## [15] "matrix" "array" "matrix" "array" "matrix" "array"
```

#### Save the weights

` keras::save_model_weights_hdf5(object = autoencoder_model,filepath = '../../static/data/autoencoder_weights.hdf5',overwrite = TRUE)`

### Step 5 - Load up the weights into an ecoder model and predict

We can now specify a brand new model, BUT we can use the layers we have already defined to specify only the input layer and the encoder…

Now we only load up the weights by specifying the by_name argument so that the layer `encoder`

inherits the weights without bothering with the decoder layer.

```
encoder_model <- keras_model(inputs = input_layer, outputs = encoder)
encoder_model %>% keras::load_model_weights_hdf5(filepath = "../../static/data/autoencoder_weights.hdf5",skip_mismatch = TRUE,by_name = TRUE)
encoder_model %>% compile(
loss='mean_squared_error',
optimizer='adam',
metrics = c('accuracy')
)
```

#### Compare to pca

OK great! Now we can use the predict function with the new encoder model to see just how this encoder has embeded the higher dimensional data in 2 dimensions:

```
embeded_points <-
encoder_model %>%
keras::predict_on_batch(x = train_X)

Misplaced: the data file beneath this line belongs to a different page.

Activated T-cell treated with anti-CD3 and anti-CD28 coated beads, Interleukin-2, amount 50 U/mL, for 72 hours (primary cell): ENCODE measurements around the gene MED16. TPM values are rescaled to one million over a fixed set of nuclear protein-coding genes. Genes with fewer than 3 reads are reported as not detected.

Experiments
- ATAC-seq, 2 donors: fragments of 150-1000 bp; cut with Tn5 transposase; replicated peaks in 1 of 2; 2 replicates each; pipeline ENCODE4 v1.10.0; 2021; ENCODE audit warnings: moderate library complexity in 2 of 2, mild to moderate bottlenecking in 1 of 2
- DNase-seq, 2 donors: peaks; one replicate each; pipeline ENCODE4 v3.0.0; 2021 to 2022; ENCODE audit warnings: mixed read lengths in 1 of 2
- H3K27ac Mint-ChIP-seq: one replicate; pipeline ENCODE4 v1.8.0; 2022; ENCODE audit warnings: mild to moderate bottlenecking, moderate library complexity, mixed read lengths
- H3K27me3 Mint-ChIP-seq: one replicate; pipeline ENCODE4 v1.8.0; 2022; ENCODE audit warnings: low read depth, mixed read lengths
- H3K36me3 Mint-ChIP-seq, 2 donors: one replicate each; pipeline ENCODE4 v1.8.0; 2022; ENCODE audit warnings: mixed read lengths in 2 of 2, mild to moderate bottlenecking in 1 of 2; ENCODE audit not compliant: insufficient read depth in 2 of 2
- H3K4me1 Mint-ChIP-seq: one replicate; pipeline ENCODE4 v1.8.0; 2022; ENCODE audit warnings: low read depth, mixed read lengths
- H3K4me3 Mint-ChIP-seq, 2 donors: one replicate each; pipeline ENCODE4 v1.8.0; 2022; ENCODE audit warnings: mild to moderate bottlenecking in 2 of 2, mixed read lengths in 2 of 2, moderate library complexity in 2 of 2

embeded_points %>% head
```

```
## [,1] [,2]
## [1,] 1.143479 -3.810620
## [2,] 1.167327 -3.383210
## [3,] 1.081717 -3.423910
## [4,] 1.208284 -3.375386
## [5,] 1.098614 -3.852624
## [6,] 1.266810 -4.145750
```

To compare this we also create a pca using the caret package:

```
pre_process <- caret::preProcess(train_X,method = "pca",pcaComp = 2)
pca <- predict(pre_process,train_X)
pca %>% head
```

```
## PC1 PC2
## 1 -2.223830 -0.5134145
## 2 -2.068118 0.6124364
## 3 -2.335551 0.2841662
## 4 -2.275625 0.5331490
## 5 -2.341120 -0.6780791
## 6 -2.016228 -1.4902717
```

```
Viz_data_encoded <-
dplyr::bind_rows(
pca %>%
tibble::as_tibble() %>%
setNames(c("dim_1","dim_2")) %>%
dplyr::mutate(data_origin = "pca",
Species = train$Species),
embeded_points %>%
tibble::as_tibble() %>%
setNames(c("dim_1","dim_2")) %>%
dplyr::mutate(data_origin = "embeded_points",
Species = train$Species)
)
Viz_data_encoded %>%
ggplot(aes(dim_1,dim_2, color = data_origin))+
geom_point()
```

And now when we add back the labels to this embedding we see something VERY exciting… The deeplearning model has learned something by looking in the mirror the PCA doesn’t quite get yet… It is as if the PCA needed one extra layer of abstraction to learn that a line transform could’ve split versicolor and virginica further away from one another…

```
Viz_data_encoded %>%
ggplot(aes(dim_1,dim_2, color = Species))+
geom_point()+
facet_wrap(~data_origin)
```

We can tell that the PCA and encoders produce slightly different results… But we should remember that the purpose of the encoder and it’s loss function was to embed the information into lower dimensions - so ultimately we should compare predictive properties…

#### Measure prediction accuracy